The 2014 Euromaidan Revolution Forced Political Change in Ukraine

by Katrin Brendemuehl, age 14

In the cold, far east of Europe, there is a country that borders Poland and Russia. Its history of Varangian tribes, Viking rule, and Russian occupation has made for a unique country. This nation, Ukraine, is also home to many revolutionaries.

In 2004, a demonstration took place in Ukraine called “The Orange Revolution.” This was a very important event in Ukraine’s timeline because it spurred and trained the revolutionaries that would lead the uprising to come. But it was not as significant as the next revolution which changed Ukraine forever. This revolution is known as the “Euromaidan.” [Read More]

"Trash Island" Reveals The Effects of Plastic Production

by Cristian Cruz, age 15

Researchers were surprised when they found an estimated 38 million pieces of trash washed up on the beaches of a tiny unpopulated island in the middle of the Pacific Ocean recently. According to the researchers, the density of the trash was the highest recorded in the world. Welcome to Henderson Island, an 18 sqaure-mile British dependency located about halfway between New Zealand and Chile.

Jennifer Lavers, the main author of the report published in the Proceedings of the National Academy of Sciences, is a research scientist at Australia’s University of Tasmania. She said the ocean captures and holds floating trash that ends up on the island because it is located in the South Pacific gyre, which is a vortex of ocean currents. [Read More]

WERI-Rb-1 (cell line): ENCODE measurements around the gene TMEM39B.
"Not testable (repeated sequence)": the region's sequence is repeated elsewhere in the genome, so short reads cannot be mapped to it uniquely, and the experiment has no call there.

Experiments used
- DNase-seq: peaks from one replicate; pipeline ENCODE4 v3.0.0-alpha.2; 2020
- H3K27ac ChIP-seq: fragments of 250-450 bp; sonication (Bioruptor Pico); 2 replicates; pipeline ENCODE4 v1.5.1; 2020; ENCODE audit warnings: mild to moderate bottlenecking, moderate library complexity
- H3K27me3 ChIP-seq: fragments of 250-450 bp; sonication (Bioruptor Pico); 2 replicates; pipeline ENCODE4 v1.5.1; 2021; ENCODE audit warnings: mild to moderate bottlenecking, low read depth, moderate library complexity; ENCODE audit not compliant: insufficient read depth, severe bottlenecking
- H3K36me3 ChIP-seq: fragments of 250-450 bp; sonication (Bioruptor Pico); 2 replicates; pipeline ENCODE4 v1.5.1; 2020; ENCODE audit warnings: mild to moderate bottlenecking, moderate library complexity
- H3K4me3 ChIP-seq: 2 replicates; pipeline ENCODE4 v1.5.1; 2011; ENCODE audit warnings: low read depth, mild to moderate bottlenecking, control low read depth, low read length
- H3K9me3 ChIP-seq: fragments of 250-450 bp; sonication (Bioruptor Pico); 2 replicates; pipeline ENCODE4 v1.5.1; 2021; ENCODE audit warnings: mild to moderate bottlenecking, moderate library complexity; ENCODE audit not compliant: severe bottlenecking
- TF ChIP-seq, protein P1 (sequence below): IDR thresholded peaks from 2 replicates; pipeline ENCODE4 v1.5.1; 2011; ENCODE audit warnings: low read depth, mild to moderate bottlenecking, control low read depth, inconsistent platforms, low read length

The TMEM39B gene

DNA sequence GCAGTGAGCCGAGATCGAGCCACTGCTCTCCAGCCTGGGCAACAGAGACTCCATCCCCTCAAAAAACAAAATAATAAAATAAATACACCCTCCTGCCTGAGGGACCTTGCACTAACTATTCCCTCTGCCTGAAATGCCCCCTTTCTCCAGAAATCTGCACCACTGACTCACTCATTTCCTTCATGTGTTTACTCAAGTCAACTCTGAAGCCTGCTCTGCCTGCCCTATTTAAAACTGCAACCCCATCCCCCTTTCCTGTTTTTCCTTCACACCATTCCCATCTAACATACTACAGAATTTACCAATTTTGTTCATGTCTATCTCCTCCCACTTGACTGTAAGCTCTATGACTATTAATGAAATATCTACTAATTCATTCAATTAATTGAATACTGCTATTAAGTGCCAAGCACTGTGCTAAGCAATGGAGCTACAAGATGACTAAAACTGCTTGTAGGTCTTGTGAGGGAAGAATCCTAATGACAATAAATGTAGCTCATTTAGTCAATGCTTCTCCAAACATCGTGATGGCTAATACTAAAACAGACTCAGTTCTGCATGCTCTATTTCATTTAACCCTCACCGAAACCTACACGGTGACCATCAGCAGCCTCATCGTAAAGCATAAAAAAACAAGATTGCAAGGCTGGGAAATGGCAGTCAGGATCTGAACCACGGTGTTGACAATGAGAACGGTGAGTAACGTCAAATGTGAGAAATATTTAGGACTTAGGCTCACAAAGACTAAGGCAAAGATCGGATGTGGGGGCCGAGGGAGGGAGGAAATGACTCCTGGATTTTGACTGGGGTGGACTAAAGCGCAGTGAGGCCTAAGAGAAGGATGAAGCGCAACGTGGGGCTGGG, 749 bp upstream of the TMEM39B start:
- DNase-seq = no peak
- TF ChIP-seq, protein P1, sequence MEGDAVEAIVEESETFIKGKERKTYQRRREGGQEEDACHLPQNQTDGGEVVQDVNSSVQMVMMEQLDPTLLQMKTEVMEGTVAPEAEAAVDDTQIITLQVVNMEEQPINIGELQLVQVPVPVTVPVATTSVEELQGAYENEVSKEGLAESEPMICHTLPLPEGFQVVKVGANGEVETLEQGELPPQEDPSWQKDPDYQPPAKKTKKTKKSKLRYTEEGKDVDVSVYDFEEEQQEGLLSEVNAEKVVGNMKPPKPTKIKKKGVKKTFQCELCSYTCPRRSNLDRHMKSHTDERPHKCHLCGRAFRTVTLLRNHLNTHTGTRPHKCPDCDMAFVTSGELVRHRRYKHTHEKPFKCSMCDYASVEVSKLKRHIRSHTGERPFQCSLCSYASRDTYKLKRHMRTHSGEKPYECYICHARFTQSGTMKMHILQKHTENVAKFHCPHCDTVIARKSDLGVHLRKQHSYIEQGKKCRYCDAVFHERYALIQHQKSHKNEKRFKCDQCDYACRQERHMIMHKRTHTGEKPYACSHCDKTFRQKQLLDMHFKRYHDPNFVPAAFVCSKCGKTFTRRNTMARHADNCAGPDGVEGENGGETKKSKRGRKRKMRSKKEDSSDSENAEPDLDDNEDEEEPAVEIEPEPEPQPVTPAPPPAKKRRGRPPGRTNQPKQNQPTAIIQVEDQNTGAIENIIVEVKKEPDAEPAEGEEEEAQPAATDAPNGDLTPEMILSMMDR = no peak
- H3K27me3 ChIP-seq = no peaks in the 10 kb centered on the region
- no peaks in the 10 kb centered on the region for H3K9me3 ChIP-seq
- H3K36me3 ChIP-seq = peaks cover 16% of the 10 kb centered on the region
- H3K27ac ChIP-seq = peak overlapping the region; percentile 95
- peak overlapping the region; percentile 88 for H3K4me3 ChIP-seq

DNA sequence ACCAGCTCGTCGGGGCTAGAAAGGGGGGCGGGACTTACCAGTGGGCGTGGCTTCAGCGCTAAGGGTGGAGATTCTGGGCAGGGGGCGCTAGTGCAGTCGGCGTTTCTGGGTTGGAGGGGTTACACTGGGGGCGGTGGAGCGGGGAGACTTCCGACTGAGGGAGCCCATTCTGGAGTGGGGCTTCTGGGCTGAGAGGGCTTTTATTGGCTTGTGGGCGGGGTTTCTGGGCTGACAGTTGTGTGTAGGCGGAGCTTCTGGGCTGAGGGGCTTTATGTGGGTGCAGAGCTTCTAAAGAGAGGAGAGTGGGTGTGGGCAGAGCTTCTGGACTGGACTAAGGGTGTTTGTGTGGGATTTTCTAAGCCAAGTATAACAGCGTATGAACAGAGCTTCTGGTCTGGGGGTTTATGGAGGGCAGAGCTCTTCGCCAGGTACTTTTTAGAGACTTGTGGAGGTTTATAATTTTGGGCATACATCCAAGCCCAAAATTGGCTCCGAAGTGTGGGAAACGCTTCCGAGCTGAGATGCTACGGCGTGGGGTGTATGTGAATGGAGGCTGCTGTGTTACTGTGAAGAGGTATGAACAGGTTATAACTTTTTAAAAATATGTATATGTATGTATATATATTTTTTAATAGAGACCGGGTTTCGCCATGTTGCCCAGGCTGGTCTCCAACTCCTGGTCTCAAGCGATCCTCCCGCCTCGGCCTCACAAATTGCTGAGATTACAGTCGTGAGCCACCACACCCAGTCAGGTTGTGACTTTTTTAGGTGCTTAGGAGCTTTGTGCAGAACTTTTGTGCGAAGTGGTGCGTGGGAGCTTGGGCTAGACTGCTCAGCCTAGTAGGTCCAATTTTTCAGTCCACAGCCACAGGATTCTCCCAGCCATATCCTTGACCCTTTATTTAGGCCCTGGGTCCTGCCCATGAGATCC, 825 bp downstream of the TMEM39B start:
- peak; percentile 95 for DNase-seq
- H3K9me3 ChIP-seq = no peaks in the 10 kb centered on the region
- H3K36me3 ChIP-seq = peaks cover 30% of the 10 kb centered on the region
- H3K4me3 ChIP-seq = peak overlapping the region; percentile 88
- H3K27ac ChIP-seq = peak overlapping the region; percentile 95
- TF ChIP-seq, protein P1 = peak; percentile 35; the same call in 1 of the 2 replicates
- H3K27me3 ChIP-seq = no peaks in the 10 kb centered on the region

Madison College and Edgewood College Collaborate to Repave Degree Pathways

by Jacqueline Zuniga Paiz, age 17

Madison College (MATC) has expanded its relationship with Edgewood College. Under a new plan, the private institution Edgewood College will guarantee admission to MATC graduates with associate degrees in human services, or electrical or civil engineering.

According to Christine Benedict, vice president of enrollment management at Edgewood College, students affected by this streamlined process will be able to finish their bachelor's degree in as few as two years after graduation from MATC. [Read More]